Customer service is such a key aspect of a client's brand that price is not the only, or even the primary consideration. Service and delivery matter more. Dialogue Group now handles all renewal business for the Admiral Group, a Cardiff-based insurer. Customer feedback has been so good that Admiral is now set to expand its commitment to Dialogue in Cape Town to 150 seats. Last month, Admiral's employee of the month was Laura Ann George - a 34 year old mother of two from Muizenberg.

SA's skills are not limited to call centres. Computer Sciences Corp. (CSC) is a global outsourcer that operates processing centres for insurance clients. The presence of SA's three largest insurers and competitively-priced skills drew them to Cape Town, where they currently employ 130 people.

Bev Cunningham, CSC HR Manager: "One of the biggest selling points for the SA operation has been the productivity. We are hitting and even surpassing US standards. We look for matriculants with 4-6 years experience and at any time we have at least 50 people waiting in the wings. The labour pool here is deep and the people hard-working."

The capabilities are certainly there. What of the risk? Investors are more interested in evidence of companies' ability to manage offshore transition than in SA's much-vaunted economic and political stability (though both are important). Here, the relative immaturity of SA's outsourcing companies has been a negative factor. But this too is starting to change. Recent success stories involving high profile international clients have proved that the SA model works. This is changing buyer perceptions. Multinational interest has probably never been as high.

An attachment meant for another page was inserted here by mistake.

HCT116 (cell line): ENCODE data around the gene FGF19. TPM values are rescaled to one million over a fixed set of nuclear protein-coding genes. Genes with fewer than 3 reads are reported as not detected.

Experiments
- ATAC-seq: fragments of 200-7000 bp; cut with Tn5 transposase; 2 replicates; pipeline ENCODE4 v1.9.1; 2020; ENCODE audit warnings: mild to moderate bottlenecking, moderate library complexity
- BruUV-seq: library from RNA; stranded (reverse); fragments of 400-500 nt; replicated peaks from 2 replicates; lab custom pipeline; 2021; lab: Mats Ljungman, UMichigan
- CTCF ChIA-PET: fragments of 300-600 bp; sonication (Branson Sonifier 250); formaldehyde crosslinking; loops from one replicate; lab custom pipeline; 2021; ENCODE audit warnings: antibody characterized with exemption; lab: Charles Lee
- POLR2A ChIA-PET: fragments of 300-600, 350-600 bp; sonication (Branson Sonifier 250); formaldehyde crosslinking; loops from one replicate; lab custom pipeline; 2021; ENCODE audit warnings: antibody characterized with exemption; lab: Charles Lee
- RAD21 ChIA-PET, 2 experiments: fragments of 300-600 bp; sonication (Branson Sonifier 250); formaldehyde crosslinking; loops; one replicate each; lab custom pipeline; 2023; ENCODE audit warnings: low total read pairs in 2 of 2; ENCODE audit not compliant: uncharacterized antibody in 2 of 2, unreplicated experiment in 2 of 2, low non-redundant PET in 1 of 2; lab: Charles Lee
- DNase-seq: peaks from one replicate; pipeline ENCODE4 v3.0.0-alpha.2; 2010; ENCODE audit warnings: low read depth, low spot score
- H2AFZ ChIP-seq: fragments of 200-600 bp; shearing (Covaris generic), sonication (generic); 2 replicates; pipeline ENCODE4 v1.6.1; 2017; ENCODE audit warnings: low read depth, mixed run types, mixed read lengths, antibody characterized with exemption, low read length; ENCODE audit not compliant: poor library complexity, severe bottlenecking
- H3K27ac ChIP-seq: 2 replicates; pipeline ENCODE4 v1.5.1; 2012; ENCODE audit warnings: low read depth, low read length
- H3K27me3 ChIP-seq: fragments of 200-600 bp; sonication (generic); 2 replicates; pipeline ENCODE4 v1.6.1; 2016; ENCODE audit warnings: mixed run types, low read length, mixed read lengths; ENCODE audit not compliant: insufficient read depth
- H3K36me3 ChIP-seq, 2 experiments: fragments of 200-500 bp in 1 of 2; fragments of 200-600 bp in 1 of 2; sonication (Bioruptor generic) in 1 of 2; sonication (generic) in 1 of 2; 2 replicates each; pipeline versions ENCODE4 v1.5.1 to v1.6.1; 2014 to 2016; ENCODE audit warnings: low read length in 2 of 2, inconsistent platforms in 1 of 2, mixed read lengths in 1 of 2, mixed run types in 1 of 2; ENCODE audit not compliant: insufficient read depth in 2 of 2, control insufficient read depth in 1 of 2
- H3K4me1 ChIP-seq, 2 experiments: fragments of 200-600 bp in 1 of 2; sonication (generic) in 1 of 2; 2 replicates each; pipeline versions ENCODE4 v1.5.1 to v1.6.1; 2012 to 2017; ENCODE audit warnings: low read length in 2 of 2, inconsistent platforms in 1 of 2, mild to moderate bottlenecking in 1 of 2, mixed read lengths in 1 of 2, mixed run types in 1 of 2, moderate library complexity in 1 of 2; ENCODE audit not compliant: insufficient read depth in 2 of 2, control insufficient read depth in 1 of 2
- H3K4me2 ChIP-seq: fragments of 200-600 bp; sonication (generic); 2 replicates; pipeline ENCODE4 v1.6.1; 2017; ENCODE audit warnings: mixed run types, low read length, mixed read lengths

The opportunity for SA to be a global player is still there – particularly in customer-focused industries like travel and financial services. In the European market, time zones, availability of European languages and cultural similarities give SA a world-beating proposition. Two major European airlines are already established in Cape Town, but partnerships with Indian or US outsourcers (who have hitherto concentrated on the US market) could really unlock the market.

Government is doing a lot of the right things, but there is no room for complacency – particularly in relation to supply side development. Best practice management and training needs to be encouraged, with a focus on the skills international companies need. Customer service skills need to be taught in schools. More pro-growth telecoms policy is required. Professional bodies need to ensure their qualifications comply with international standards. The SA financial sector – particularly the venture capital industry – needs to play a greater role.

But there should be no doubt that we are now reaching the growth phase of what could be a very significant J-curve. In Cape Town it could mean more than 1,000 new jobs this year. The call centre industry in the UK created more than half a million jobs – many of them in depressed urban areas.

Now these jobs are coming to Cape Town and changing lives. Just ask Esther Pillay: "Call centres is the way to go - the future for SA. I want to create an opportunity so that I can live my life now – not when I'm 50 or 60. I feel like I can do a lot of things now. I didn't feel like that before."

About Luke Mills:
Luke Mills started his career as an investment banking analyst at S.G. Warburg in London (now UBS). He has subsequently worked as an entrepreneur and/or in management positions in a range of small businesses, including technology, publishing, property, and investor relations companies both in the UK and in South Africa. He brings 10 years of investment strategy and operational experience, as well as a passion for creating jobs, to CallingtheCape.

About CallingtheCape:
CallingtheCape was founded in 2001 to promote and develop the IT-enabled services industry in Cape Town, with a strong initial focus on call centres. It operates both as a specialist investment promotion agency for business process outsourcing (including call centres) and as a regional trade association and networking body for the industry. CallingtheCape's mission is to position Cape Town as a global services outsourcing hub.

Today's Tip of the Day - Speech Opportunities - What To Look For?

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Published: Friday, August 20, 2004